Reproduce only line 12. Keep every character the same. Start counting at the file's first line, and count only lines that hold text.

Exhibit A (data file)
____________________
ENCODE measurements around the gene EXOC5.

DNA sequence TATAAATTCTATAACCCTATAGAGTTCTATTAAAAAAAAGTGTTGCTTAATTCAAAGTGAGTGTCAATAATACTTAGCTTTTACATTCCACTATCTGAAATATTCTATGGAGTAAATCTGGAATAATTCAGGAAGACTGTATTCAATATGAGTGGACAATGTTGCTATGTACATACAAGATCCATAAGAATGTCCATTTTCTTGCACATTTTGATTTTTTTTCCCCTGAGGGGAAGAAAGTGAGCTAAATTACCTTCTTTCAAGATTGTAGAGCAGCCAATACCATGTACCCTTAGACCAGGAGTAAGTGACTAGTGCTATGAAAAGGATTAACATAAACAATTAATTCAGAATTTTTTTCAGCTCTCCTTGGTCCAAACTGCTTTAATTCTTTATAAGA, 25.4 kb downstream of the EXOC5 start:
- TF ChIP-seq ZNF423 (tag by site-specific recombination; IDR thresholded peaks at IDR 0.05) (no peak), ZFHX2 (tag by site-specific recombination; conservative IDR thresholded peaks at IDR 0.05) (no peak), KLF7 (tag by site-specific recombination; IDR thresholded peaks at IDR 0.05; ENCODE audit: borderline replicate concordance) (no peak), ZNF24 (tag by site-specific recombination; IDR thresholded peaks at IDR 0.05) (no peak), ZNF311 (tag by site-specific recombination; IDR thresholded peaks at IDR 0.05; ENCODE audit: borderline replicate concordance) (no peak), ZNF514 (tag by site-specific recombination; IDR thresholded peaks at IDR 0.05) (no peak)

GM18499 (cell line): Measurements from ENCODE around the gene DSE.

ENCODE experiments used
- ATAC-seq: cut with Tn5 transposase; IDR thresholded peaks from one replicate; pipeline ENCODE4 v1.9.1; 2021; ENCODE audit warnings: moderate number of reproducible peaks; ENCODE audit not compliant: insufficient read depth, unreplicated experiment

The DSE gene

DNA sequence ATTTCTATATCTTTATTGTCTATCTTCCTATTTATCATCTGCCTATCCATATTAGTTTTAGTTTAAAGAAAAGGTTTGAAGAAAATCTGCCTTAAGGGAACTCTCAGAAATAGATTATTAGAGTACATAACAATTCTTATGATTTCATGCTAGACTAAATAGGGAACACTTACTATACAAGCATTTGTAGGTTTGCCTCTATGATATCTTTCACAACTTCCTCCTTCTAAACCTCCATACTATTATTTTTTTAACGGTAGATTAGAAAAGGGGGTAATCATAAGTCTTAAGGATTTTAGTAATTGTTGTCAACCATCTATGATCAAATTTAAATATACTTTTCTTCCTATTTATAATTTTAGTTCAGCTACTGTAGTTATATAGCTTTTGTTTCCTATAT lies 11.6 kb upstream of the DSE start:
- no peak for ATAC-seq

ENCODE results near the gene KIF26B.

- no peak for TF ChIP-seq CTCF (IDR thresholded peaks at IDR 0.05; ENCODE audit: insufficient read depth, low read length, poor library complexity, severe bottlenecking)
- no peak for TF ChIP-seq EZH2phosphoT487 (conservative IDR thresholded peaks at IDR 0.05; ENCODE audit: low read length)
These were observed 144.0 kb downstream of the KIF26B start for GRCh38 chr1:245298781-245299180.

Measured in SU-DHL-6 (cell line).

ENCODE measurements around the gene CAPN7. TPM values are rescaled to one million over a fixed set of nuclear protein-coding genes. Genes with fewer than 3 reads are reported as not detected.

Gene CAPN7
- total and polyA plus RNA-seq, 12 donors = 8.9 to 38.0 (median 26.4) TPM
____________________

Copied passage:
- no peak for TF ChIP-seq EZH2phosphoT487 (conservative IDR thresholded peaks at IDR 0.05; ENCODE audit: low read length)